OSPF-TE Extensions for General Network Element Constraints
Author(s): Greg Bernstein, Jianrui Han, Young Lee, Fatai Zhang, Yunbin Xu
Generalized Multiprotocol Label Switching can be used to control a wide variety of technologies including packet switching (e.g., MPLS), time-division (e.g., SONET/SDH, OTN), wavelength (lambdas), and spatial switching (e.g., incoming port or fiber to outgoing port or fiber)....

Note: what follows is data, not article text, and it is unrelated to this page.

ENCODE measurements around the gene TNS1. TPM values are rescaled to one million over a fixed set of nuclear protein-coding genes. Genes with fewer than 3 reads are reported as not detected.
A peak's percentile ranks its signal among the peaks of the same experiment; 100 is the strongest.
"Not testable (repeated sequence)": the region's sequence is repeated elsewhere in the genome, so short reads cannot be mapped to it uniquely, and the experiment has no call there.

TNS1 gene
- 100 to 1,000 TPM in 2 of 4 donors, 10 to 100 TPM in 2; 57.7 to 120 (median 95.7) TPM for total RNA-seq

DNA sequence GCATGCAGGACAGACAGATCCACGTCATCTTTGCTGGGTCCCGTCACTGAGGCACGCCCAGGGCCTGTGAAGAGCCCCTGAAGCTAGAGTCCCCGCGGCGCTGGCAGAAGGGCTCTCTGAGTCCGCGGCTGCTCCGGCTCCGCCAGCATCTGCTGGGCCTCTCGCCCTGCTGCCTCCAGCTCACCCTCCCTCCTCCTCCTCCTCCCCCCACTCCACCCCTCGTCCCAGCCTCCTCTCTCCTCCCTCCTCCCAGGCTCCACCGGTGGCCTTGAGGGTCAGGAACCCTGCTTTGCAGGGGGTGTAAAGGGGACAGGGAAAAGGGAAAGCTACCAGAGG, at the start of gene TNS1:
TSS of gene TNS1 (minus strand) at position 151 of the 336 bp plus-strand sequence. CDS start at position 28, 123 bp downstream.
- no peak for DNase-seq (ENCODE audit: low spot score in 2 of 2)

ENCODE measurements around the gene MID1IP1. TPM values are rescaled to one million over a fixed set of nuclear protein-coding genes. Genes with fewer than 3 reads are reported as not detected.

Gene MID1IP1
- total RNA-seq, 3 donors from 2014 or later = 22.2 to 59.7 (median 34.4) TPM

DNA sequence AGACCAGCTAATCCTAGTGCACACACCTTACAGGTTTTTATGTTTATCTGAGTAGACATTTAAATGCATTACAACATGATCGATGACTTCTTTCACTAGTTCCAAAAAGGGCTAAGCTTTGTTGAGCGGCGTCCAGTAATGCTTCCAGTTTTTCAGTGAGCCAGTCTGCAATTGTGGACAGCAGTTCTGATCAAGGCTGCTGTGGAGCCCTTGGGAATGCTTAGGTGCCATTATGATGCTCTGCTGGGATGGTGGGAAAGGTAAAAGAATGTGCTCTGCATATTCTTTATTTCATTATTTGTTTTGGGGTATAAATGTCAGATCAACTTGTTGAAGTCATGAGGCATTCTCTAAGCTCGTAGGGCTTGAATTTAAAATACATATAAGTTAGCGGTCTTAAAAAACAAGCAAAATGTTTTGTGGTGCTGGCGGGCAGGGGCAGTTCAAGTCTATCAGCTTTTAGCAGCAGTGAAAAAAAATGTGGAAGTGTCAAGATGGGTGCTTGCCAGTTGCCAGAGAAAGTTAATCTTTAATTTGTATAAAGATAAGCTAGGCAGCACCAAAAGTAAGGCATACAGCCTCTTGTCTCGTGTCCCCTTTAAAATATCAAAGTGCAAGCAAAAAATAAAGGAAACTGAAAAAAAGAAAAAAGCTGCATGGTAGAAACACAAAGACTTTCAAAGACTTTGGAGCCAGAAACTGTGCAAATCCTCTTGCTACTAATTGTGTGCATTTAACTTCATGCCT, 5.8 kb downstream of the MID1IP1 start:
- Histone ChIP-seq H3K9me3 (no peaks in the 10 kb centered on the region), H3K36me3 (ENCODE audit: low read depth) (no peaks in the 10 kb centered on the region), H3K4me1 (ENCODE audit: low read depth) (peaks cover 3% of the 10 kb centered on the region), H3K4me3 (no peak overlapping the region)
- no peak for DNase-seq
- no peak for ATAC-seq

Network work group Fatai Zhang Internet Draft Young Lee Intended status: Standards Track Jianrui Han Huawei G. Bernstein Grotto Networking Yunbin Xu CATR Expires: December 26, 2013 June 26, 2013 OSPF-TE Extensions for General Network Element Constraints draft-ietf-ccamp-gmpls-general-constraints-ospf-te-05.txt Status of this Memo This Internet-Draft is submitted to IETF in full conformance with the provisions of BCP 78 and BCP 79. Internet-Drafts are working documents of the Internet Engineering Task Force (IETF), its areas, and its working groups. Note that other groups may also distribute working documents as Internet- Drafts. Internet-Drafts are draft documents valid for a maximum of six months and may be updated, replaced, or obsoleted by other documents at any time. It is inappropriate to use Internet-Drafts as reference material or to cite them other than as "work in progress." The list of current Internet-Drafts can be accessed at http://www.ietf.org/ietf/1id-abstracts.txt The list of Internet-Draft Shadow Directories can be accessed at http://www.ietf.org/shadow.html This Internet-Draft will expire on December 26, 2013. Copyright Notice Copyright (c) 2013 IETF Trust and the persons identified as the document authors. All rights reserved. <Zhang> Expires December 2013 [Page 1] Internet-Draft Generic Constraint OSPF-TE June 2013 This document is subject to BCP 78 and the IETF Trust's Legal Provisions Relating to IETF Documents (http://trustee.ietf.org/license-info) in effect on the date of publication of this document. Please review these documents carefully, as they describe your rights and restrictions with respect to this document. Code Components extracted from this document must include Simplified BSD License text as described in Section 4.e of the Trust Legal Provisions and are provided without warranty as described in the Simplified BSD License. Abstract Generalized Multiprotocol Label Switching can be used to control a wide variety of technologies including packet switching (e.g., MPLS), time-division (e.g., SONET/SDH, OTN), wavelength (lambdas), and spatial switching (e.g., incoming port or fiber to outgoing port or fiber). In some of these technologies network elements and links may impose additional routing constraints such as asymmetric switch connectivity, non-local label assignment, and label range limitations on links. This document describes OSPF routing protocol extensions to support these kinds of constraints under the control of Generalized MPLS (GMPLS). Conventions used in this document The key words "MUST", "MUST NOT", "REQUIRED", "SHALL", "SHALL NOT", "SHOULD", "SHOULD NOT", "RECOMMENDED", "MAY", and "OPTIONAL" in this document are to be interpreted as described in RFC 2119 [RFC 2119]. Table of Contents 1. Introduction...................................................3 2. Node Information...............................................3 2.1. Connectivity Matrix.......................................4 3. Link Information...............................................5 3.1. Port Label Restrictions...................................5 4. Routing Procedures.............................................6 5. Scalability and Timeliness.....................................6 5.1. Different Sub-TLVs into Multiple LSAs.....................7 5.2. Decomposing a Connectivity Matrix into Multiple Matrices..7 6. Security Considerations........................................7 7. IANA Considerations............................................8 7.1. Node Information..........................................8 7.2. Link Information..........................................8 Zhang Expires December 2013 [Page 2] Internet-Draft Generic Constraint OSPF-TE June 2013 8. References.....................................................8 8.1. Normative References......................................8 8.2. Informative References....................................9 9. Authors' Addresses .............................................9 Acknowledgment...................................................11 1. Introduction Some data plane technologies that wish to make use of a GMPLS control plane contain additional constraints on switching capability and label assignment. In addition, some of these technologies should be capable of performing non-local label assignment based on the nature of the technology, e.g., wavelength continuity constraint in WSON [RFC6163]. Such constraints can lead to the requirement for link by link label availability in path computation and label assignment. [GEN-Encode] provides efficient encodings of information needed by the routing and label assignment process in technologies such as WSON and are potentially applicable to a wider range of technologies. This document defines extensions to the OSPF routing protocol based on [GEN-Encode] to enhance the Traffic Engineering (TE) properties of GMPLS TE which are defined in [RFC3630], [RFC4202], and [RFC4203]. The enhancements to the Traffic Engineering (TE) properties of GMPLS TE links can be announced in OSPF TE LSAs. The TE LSA, which is an opaque LSA with area flooding scope [RFC3630], has only one top- level Type/Length/Value (TLV) triplet and has one or more nested sub-TLVs for extensibility. The top-level TLV can take one of three values (1) Router Address [RFC3630], (2) Link [RFC3630], (3) Generic Node Attribute defined in Section 2. In this document, we enhance the sub-TLVs for the Link TLV and define a new top-level TLV (Generic Node Attribute TLV) in support of the general network element constraints under the control of GMPLS. The detailed encoding of OSPF extensions are not defined in this document. [GEN-Encode] provides encoding detail. 2. Node Information According to [GEN-Encode], the additional node information representing node switching asymmetry constraints includes Node ID, connectivity matrix. Except for the Node ID which should comply with Zhang Expires December 2013 [Page 3] Internet-Draft Generic Constraint OSPF-TE June 2013 Routing Address described in [RFC3630], the other pieces of information are defined in this document. This document defines a new top TLV named the Generic Node Attribute TLV which carries attributes related to a general network element. This Generic Node Attribute TLV contains one or more sub-TLVs Per [GEN-Encode], we have identified the following new Sub-TLVs to the Generic Node Attribute TLV. Detail description for each newly defined Sub-TLV is provided in subsequent sections: Sub-TLV Type Length Name TBD variable Connectivity Matrix In some specific technologies, e.g., WSON networks, Connectivity Matrix sub-TLV may be optional, which depends on the control plane implementations. Usually, for example, in WSON networks, Connectivity Matrix sub-TLV may appear in the LSAs because WSON switches are asymmetric at present. It is assumed that the switches are symmetric switching, if there is no Connectivity Matrix sub-TLV in the LSAs. 2.1. Connectivity Matrix It is necessary to identify which ingress ports and labels can be switched to some specific labels on a specific egress port, if the switching devices in some technology are highly asymmetric. The Connectivity Matrix is used to identify these restrictions, which can represent either the potential connectivity matrix for asymmetric switches (e.g. ROADMs and such) or fixed connectivity for an asymmetric device such as a multiplexer as defined in [WSON- Info]. The Connectivity Matrix is a sub-TLV (the type is TBD by IANA) of the Generic Node Attribute TLV. The length is the length of value field in octets. The meaning and format of this sub-TLV are defined in Section 5.3 of [GEN-Encode]. One sub-TLV contains one matrix. The Connectivity Matrix sub-TLV may occur more than once to contain multi-matrices within the Generic Node Attribute TLV. In addition a large connectivity matrix can be decomposed into smaller separate matrices for transmission in multiple LSAs as described in Section 5. Zhang Expires December 2013 [Page 4] Internet-Draft Generic Constraint OSPF-TE June 2013 3. Link Information The most common link sub-TLVs nested to link top-level TLV are already defined in [RFC3630], [RFC4203]. For example, Link ID, Administrative Group, Interface Switching Capability Descriptor (ISCD), Link Protection Type, Shared Risk Link Group Information (SRLG), and Traffic Engineering Metric are among the typical link sub-TLVs. Per [GEN-Encode], we add the following additional link sub-TLVs to the link-TLV in this document. Sub-TLV Type Length Name TBD variable Port Label Restrictions Generally all the sub-TLVs above are optional, which depends on the control plane implementations. If it is default no restrictions on labels, Port Label Restrictions sub-TLV may not appear in the LSAs. 3.1. Port Label Restrictions Port label restrictions describe the label restrictions that the network element (node) and link may impose on a port. These restrictions represent what labels may or may not be used on a link and are intended to be relatively static. More dynamic information is contained in the information on available labels. Port label restrictions are specified relative to the port in general or to a specific connectivity matrix for increased modeling flexibility. For example, Port Label Restrictions describes the wavelength restrictions that the link and various optical devices such as OXCs, ROADMs, and waveband multiplexers may impose on a port in WSON. These restrictions represent what wavelength may or may not be used on a link and are relatively static. The detailed information about Port label restrictions is described in [WSON-Info]. The Port Label Restrictions is a sub-TLV (the type is TBD by IANA) of the Link TLV. The length is the length of value field in octets. The meaning and format of this sub-TLV are defined in Section 5.4 of [GEN-Encode]. The Port Label Restrictions sub-TLV may occur more than once to specify a complex port constraint within the link TLV. Zhang Expires December 2013 [Page 5] Internet-Draft Generic Constraint OSPF-TE June 2013 4. Routing Procedures All the sub-TLVs are nested to top-level TLV(s) and contained in Opaque LSAs. The flooding of Opaque LSAs must follow the rules specified in [RFC2328], [RFC5250], [RFC3630], [RFC4203]. Considering the routing scalability issues in some cases, the routing protocol should be capable of supporting the separation of dynamic information from relatively static information to avoid unnecessary updates of static information when dynamic information is changed. A standard-compliant approach is to separate the dynamic information sub-TLVs from the static information sub-TLVs, each nested to top-level TLV ([RFC3630 and RFC5876]), and advertise them in the separate OSPF TE LSAs. For node information, since the Connectivity Matrix information is static, the LSA containing the Generic Node Attribute TLV can be updated with a lower frequency to avoid unnecessary updates. For link information, a mechanism MAY be applied such that static information and dynamic information of one TE link are contained in separate Opaque LSAs. For example, the Port Label Restrictions information sub-TLV could be nested to the top level link TLVs and advertised in the separate LSAs. Note that as with other TE information, an implementation SHOULD take measures to avoid rapid and frequent updates of routing information that could cause the routing network to become swamped. A threshold mechanism MAY be applied such that updates are only flooded when a number of changes have been made to the label availability information (e.g., wavelength availability) within a specific time. Such mechanisms MUST be configurable if they are implemented. 5. Scalability and Timeliness This document has defined four sub-TLVs for describing generic routing contraints. The examples given in [Gen-Encode] show that very large systems, in terms of label count or ports can be very efficiently encoded. However there has been concern expressed that some possible systems may produce LSAs that exceed the IP Maximum Transmission Unit (MTU) and that methods be given to allow for the splitting of general constraint LSAs into smaller LSA that are under the MTU limit. This section presents a set of techniques that can be used for this purpose. Zhang Expires December 2013 [Page 6] Internet-Draft Generic Constraint OSPF-TE June 2013 5.1. Different Sub-TLVs into Multiple LSAs Two sub-TLVs are defined in this document: 1. Connectivity Matrix (Generic Node Attribute TLV) 2. Port Label Restrictions (Link TLV) Except for the Connectivity Matrix all these are carried in an Link TLV of which there can be at most one in an LSA [RFC3630]. Of these sub-TLVs the Port Label Restrictions are relatively static, i.e., only would change with hardware changes or significant system reconfiguration. 5.2. Decomposing a Connectivity Matrix into Multiple Matrices In the highly unlikely event that a Connectivity matrix sub-TLV by itself would result in an LSA exceeding the MTU, a single large matrix can be decomposed into sub-matrices. Per [GEN-Encode] a connectivity matrix just consists of pairs of input and output ports that can reach each other and hence such this decomposition would be straightforward. Each of these sub-matrices would get a unique matrix identifier per [GEN-Encode]. From the point of view of a path computation process, prior to receiving an LSA with a Connectivity Matrix sub-TLV, no connectivity restrictions are assumed, i.e., the standard GMPLS assumption of any port to any port reachability holds. Once a Connectivity Matrix sub- TLV is received then path computation would know that connectivity is restricted and use the information from all Connectivity Matrix sub-TLVs received to understand the complete connectivity potential of the system. Prior to receiving any Connectivity Matrix sub-TLVs path computation may compute a path through the system when in fact no path exists. In between the reception of an additional Connectivity Matrix sub-TLV path computation may not be able to find a path through the system when one actually exists. Both cases are currently encountered and handled with existing GMPLS mechanisms. Due to the reliability mechanisms in OSPF the phenomena of late or missing Connectivity Matrix sub-TLVs would be relatively rare. 6. Security Considerations This document does not introduce any further security issues other than those discussed in [RFC3630], [RFC4203]. Zhang Expires December 2013 [Page 7] Internet-Draft Generic Constraint OSPF-TE June 2013 7. IANA Considerations [RFC3630] says that the top level Types in a TE LSA and Types for sub-TLVs for each top level Types must be assigned by Expert Review, and must be registered with IANA. IANA is requested to allocate new Types for the TLV or sub-TLVs as defined in Sections 2 and 3 as follows: 7.1. Node Information This document introduces a new Top Level Node TLV (Generic Node Attribute TLV) under the OSPF TE LSA defined in [RFC3630]. Value TLV Type TBA Generic Node Attribute This document also introduces the following sub-TLVs of Generic Node Attribute TLV: Type sub-TLV TBD Connectivity Matrix 7.2. Link Information This document introduces the following sub-TLV of TE Link TLV (Value 2): Type sub-TLV TBD Port Label Restrictions 8. References 8.1. Normative References [RFC 2119] Bradner, S., "Key words for use in RFCs to Indicate Requirement Levels", BCP 14, RFC 2119, March 1997. [RFC2328] Moy, J., "OSPF Version 2", STD 54, RFC2328, April 1998. [RFC5250] L. Berger, I. Bryskin, A. Zinin, R. Coltun "The OSPF Opaque LSA Option", RFC5250, July 2008. Zhang Expires December 2013 [Page 8] Internet-Draft Generic Constraint OSPF-TE June 2013 [RFC3630] Katz, D., Kompella, K., and Yeung, D., "Traffic Engineering (TE) Extensions to OSPF Version 2", RFC3630, September 2003. [RFC4202] Kompella, K., Ed., and Y. Rekhter, Ed., "Routing Extensions in Support of Generalized Multi-Protocol Label Switching (GMPLS)", RFC4202, October 2005 [RFC4203] Kompella, K., Ed., and Y. Rekhter, Ed., "OSPF Extensions in Support of Generalized Multi-Protocol Label Switching (GMPLS)", RFC4203, October 2005. [GEN-Encode] G. Bernstein, Y. Lee, D. Li, W. Imajuku, " General Network Element Constraint Encoding for GMPLS Controlled Networks", work in progress: draft-ietf-ccamp-general- constraint-encode. [RFC6205] T. Otani, H. Guo, K. Miyazaki, D. Caviglia, " Generalized Labels for Lambda-Switching Capable Label Switching Routers", RFC6205, January 2011. 8.2. Informative References [RFC6163] Y. Lee, G. Bernstein, W. Imajuku, "Framework for GMPLS and PCE Control of Wavelength Switched Optical Networks (WSON)", RFC6163, February 2011. [WSON-Info] Y. Lee, G. Bernstein, D. Li, W. Imajuku, "Routing and Wavelength Assignment Information Model for Wavelength Switched Optical Networks", work in progress: draft-ietf- ccamp-rwa-info. 9. Authors' Addresses Fatai Zhang Huawei Technologies F3-5-B R&D Center, Huawei Base Bantian, Longgang District Shenzhen 518129 P.R.China Phone: +86-755-28972912 Zhang Expires December 2013 [Page 9] Internet-Draft Generic Constraint OSPF-TE June 2013 Email: firstname.lastname@example.org Young Lee Huawei Technologies 1700 Alma Drive, Suite 100 Plano, TX 75075 USA Phone: (972) 509-5599 (x2240) Email: email@example.com Jianrui Han Huawei Technologies Co., Ltd. F3-5-B R&D Center, Huawei Base Bantian, Longgang District Shenzhen 518129 P.R.China Phone: +86-755-28977943 Email: firstname.lastname@example.org Greg Bernstein Grotto Networking Fremont CA, USA Phone: (510) 573-2237 Email: email@example.com Yunbin Xu China Academy of Telecommunication Research of MII 11 Yue Tan Nan Jie Beijing, P.R.China Phone: +86-10-68094134 Email: firstname.lastname@example.org Guoying Zhang China Academy of Telecommunication Research of MII 11 Yue Tan Nan Jie Beijing, P.R.China Zhang Expires December 2013 [Page 10] Internet-Draft Generic Constraint OSPF-TE June 2013 Phone: +86-10-68094272 Email: email@example.com Dan Li Huawei Technologies Co., Ltd. F3-5-B R&D Center, Huawei Base Bantian, Longgang District Shenzhen 518129 P.R.China Phone: +86-755-28973237 Email: firstname.lastname@example.org Ming Chen European Research Center Huawei Technologies Riesstr. 25, 80992 Munchen, Germany Phone: 0049-89158834072 Email: email@example.com Yabin Ye European Research Center Huawei Technologies Riesstr. 25, 80992 Munchen, Germany Phone: 0049-89158834074 Email: firstname.lastname@example.org Acknowledgment We thank Ming Chen and Yabin Ye from DICONNET Project who provided valuable information for this document. 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Please review these documents carefully, as they describe your rights and restrictions with respect to this document. Code Components extracted from this document must include Simplified BSD License text as described in Section 4.e of the Trust Legal Provisions and are provided without warranty as described in the Simplified BSD License. Zhang Expires December 2013 [Page 13]